Clearly, the battle lines are drawn on what would constitute "reforms" and the next few months will indicate whose "reforms" will succeed, said a trade envoy, who asked not to be quoted.

For a large number of countries, including the EU, India, China, and South Africa among others, the first priority of reforms is filling the vacancies at the Appellate Body (AB) as well as ensuring the independent and impartial functioning of the AB.

But the US remains firmly opposed to filling the vacancies at the AB. Effectively, the "reforms" have no meaning unless the first major challenge i.e. filling the vacancies at the AB, is addressed.

The US is only interested in bringing intrusive notification requirements and embarking on plurilateral negotiations on electronic commerce, said a trade envoy who asked not to be quoted.

The EU and Japan as well as several other countries are also with the US on reforms/new rules for notification requirements.

Unless the developing countries remain united on their priorities within the reforms/new rules, they will face the prospect of onerous and burdensome commitments being imposed by the developed countries.

The plurilateral negotiating issues of electronic commerce, new disciplines for micro, small, and medium enterprises, and investment facilitation were also inserted in paragraph nine of the G20 leaders' declaration from Buenos Aires.

It says: "To maximize the benefits of digitalization of and emerging technologies for innovative growth and productivity, we will promote measures to boost micro, small and medium enterprises and entrepreneurs, bridge the digital gender divide and further digital inclusion, support consumer protection, and improve digital government, digital infrastructure and measurement of the digital economy. We reaffirm the importance of addressing issues of security in the use of ICTs. We support the free flow of information, ideas and knowledge, while respecting applicable legal frameworks, and working to build consumer trust, privacy, data protection and intellectual property rights protection."

It further adds that "we [leaders] welcome the G20 Repository of Digital Policies to share and promote the adoption of innovative digital economy business models. We recognize the importance of the interface between trade and the digital economy. We will continue our work on artificial intelligence, emerging technologies and new business platforms."

To counter the demands on electronic commerce and new disciplines, the developing countries must demand that the reforms must address "food security" and "hunger" in developing countries, said a trade envoy who asked not to be quoted.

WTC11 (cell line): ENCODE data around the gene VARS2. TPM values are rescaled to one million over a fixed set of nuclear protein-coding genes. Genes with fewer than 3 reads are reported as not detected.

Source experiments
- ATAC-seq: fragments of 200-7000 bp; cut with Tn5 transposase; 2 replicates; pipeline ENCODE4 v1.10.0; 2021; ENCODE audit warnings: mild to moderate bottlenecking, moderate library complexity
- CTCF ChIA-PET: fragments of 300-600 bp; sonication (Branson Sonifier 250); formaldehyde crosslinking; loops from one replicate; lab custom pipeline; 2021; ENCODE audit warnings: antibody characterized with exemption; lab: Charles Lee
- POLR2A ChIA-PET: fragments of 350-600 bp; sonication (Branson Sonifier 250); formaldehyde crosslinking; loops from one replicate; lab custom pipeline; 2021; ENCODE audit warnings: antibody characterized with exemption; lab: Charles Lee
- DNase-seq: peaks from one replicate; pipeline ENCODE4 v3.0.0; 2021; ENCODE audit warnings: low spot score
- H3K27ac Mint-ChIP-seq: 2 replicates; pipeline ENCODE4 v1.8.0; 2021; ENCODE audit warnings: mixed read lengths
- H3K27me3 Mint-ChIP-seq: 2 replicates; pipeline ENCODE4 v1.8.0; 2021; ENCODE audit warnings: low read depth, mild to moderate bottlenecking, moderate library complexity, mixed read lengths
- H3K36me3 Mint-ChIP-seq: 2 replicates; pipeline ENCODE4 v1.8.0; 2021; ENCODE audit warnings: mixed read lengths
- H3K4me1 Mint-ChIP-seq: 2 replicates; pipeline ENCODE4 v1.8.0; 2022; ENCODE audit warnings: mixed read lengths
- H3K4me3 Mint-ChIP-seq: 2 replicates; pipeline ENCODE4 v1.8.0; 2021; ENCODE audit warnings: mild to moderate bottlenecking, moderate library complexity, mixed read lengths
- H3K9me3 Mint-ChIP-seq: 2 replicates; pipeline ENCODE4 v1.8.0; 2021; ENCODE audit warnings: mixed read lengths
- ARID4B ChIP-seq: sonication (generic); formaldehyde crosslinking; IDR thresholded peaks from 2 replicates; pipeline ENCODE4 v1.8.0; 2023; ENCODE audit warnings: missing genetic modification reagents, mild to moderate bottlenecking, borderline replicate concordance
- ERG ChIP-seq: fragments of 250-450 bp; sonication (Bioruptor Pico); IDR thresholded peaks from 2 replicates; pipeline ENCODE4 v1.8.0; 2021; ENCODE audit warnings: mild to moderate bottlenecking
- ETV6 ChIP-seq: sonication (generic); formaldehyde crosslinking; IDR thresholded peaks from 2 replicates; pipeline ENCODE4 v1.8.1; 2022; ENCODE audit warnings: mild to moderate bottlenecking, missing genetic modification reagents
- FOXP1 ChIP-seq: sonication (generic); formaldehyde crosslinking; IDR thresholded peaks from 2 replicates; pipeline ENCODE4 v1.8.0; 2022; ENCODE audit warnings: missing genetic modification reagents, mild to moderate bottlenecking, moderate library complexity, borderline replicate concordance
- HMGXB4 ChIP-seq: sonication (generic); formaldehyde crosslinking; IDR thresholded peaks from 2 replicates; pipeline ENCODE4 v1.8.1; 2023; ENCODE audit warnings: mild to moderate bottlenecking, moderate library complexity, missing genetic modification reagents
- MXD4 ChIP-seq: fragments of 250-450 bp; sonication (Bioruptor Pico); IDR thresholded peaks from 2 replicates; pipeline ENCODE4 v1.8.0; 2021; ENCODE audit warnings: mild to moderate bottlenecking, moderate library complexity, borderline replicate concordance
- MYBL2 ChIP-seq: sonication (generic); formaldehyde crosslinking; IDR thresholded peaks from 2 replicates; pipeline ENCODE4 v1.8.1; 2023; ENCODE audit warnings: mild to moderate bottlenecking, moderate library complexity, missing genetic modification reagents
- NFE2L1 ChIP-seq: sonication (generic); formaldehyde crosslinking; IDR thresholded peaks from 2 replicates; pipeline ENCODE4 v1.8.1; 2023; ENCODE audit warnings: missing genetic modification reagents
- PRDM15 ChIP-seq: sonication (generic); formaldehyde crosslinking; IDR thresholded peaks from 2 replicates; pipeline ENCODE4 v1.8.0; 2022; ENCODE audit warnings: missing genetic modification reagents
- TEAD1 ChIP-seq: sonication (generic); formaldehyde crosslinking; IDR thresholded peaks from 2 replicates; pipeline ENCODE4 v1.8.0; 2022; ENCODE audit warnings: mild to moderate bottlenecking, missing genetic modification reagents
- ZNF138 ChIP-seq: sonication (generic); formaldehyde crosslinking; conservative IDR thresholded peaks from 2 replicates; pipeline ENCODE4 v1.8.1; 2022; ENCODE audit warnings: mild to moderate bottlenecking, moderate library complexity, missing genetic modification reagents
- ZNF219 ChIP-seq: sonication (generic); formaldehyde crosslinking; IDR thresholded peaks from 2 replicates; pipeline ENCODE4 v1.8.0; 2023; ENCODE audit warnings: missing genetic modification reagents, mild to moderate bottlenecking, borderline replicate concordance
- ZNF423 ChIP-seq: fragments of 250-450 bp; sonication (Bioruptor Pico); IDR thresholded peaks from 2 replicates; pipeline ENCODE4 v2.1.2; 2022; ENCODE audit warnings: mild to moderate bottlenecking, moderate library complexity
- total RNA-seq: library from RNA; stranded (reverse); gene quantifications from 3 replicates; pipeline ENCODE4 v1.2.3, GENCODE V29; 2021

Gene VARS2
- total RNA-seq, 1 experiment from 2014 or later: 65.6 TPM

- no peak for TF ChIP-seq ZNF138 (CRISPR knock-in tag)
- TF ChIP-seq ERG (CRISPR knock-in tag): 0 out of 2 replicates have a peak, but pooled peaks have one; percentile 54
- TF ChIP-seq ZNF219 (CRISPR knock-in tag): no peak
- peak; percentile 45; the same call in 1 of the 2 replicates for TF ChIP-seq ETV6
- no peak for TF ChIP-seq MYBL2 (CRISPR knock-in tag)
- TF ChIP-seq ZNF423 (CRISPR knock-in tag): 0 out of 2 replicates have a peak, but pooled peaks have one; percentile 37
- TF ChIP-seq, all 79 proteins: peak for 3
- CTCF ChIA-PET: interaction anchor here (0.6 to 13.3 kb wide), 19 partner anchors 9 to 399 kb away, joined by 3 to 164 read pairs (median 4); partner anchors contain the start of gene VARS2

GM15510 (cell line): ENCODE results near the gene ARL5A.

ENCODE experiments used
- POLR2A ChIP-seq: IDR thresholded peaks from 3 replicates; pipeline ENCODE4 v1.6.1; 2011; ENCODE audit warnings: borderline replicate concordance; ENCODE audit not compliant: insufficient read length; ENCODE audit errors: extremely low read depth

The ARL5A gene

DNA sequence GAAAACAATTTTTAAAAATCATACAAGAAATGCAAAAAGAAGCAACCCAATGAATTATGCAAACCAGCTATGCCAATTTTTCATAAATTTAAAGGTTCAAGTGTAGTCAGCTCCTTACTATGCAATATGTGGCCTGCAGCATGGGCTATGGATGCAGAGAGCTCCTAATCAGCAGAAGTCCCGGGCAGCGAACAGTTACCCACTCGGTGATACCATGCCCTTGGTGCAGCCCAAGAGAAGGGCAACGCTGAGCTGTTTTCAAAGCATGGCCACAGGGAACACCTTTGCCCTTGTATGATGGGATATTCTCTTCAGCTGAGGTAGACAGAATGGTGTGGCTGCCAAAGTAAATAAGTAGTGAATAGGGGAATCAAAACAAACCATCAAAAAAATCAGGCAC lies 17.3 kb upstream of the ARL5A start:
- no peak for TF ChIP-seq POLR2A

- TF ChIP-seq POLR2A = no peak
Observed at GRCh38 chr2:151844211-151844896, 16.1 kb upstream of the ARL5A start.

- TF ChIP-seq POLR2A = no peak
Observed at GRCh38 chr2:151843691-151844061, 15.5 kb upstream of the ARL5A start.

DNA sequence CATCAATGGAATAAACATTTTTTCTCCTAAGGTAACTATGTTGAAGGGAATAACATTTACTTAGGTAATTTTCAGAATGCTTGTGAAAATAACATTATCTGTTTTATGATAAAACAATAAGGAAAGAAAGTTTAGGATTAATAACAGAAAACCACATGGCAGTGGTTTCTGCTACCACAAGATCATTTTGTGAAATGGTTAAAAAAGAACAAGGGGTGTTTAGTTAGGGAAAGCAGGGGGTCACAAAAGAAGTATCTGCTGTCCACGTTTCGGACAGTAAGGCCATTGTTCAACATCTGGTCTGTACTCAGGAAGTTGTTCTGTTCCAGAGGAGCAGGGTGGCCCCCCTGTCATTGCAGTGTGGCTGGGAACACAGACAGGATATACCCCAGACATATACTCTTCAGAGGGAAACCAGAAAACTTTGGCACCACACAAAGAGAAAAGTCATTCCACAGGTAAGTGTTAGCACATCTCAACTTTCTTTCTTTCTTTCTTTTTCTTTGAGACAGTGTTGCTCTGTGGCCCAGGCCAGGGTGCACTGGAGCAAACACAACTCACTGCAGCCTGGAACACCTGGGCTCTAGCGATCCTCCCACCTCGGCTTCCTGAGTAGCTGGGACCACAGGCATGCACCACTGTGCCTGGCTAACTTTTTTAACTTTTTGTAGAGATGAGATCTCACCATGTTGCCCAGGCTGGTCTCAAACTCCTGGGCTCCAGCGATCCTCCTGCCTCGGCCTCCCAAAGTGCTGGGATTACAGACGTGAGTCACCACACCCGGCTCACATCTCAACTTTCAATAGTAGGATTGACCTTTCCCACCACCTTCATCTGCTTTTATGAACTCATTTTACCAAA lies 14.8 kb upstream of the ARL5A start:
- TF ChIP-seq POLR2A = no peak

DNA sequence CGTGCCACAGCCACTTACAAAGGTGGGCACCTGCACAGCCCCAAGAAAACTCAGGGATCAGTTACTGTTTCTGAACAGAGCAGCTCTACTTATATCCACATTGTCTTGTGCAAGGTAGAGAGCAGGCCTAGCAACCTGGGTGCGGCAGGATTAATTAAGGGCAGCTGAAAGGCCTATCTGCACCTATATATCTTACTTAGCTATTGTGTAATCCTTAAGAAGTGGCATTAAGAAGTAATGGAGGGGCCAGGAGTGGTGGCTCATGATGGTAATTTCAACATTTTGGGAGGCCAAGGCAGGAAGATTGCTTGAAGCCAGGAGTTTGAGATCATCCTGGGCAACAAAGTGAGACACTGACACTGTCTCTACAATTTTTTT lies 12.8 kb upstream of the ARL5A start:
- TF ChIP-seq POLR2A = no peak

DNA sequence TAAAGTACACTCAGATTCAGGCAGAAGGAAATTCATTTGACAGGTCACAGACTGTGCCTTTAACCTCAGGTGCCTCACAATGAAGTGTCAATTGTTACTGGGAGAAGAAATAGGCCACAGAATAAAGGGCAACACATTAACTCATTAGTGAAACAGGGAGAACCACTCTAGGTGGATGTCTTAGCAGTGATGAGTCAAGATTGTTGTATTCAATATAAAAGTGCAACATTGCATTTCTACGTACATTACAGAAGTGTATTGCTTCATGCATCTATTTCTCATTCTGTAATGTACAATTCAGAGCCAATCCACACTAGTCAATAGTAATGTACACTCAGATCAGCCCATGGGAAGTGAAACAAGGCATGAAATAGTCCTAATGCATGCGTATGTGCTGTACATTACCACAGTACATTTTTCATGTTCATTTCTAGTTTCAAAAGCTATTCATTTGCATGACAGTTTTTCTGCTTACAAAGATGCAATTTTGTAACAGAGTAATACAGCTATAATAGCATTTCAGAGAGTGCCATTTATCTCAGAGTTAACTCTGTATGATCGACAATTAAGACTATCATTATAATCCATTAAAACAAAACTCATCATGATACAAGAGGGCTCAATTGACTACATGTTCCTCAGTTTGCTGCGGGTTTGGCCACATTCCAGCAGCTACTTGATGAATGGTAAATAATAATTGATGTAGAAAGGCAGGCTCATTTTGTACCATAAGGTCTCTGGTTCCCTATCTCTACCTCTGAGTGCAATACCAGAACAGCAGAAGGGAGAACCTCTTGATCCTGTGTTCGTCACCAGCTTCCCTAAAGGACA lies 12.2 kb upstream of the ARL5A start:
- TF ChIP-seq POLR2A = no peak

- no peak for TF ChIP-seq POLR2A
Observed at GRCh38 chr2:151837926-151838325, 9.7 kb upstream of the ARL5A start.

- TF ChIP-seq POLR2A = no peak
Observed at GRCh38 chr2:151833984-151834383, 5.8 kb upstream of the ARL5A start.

The developing countries must ensure that the permanent solution for public stockholding programs for food security is concluded as part of negotiating reforms, the envoy said.

In paragraph eleven of the G20 leaders' declaration from Buenos Aires, countries have agreed to a robust framework for "tackling the challenges of food security, which is crucial to achieving a world free of hunger and all forms of malnutrition."

It says the G20 countries "will promote dynamism in rural areas and sustainable agriculture, conscious of the importance of sustainable soil, water and riverbanks management supported by individual countries voluntarily, taking into consideration the specific needs of family and small-holder farmers."

"We encourage the voluntary use and sharing of innovative as well as traditional agricultural practices and technologies. We highlight the importance of collaboration among public and private stakeholders to strengthen risk management, facilitate adaptation to a changing environment, protect biodiversity and provide effective responses to reduce the impacts of extreme weather on agriculture."

In crux, battle lines at the WTO have been drawn by the G20 leaders' declaration from Buenos Aires. Unless there is complete unity of purpose and collective resolve to fight the US-EU mooted reforms at the WTO, the developing countries will be forced to implement new rules that are harmful to their interests, said trade envoys, who asked not to be quoted.

By D. Ravi Kanth.

Source: SUNS - South North Development Monitor, SUNS #8809 Tuesday 4 December 2018.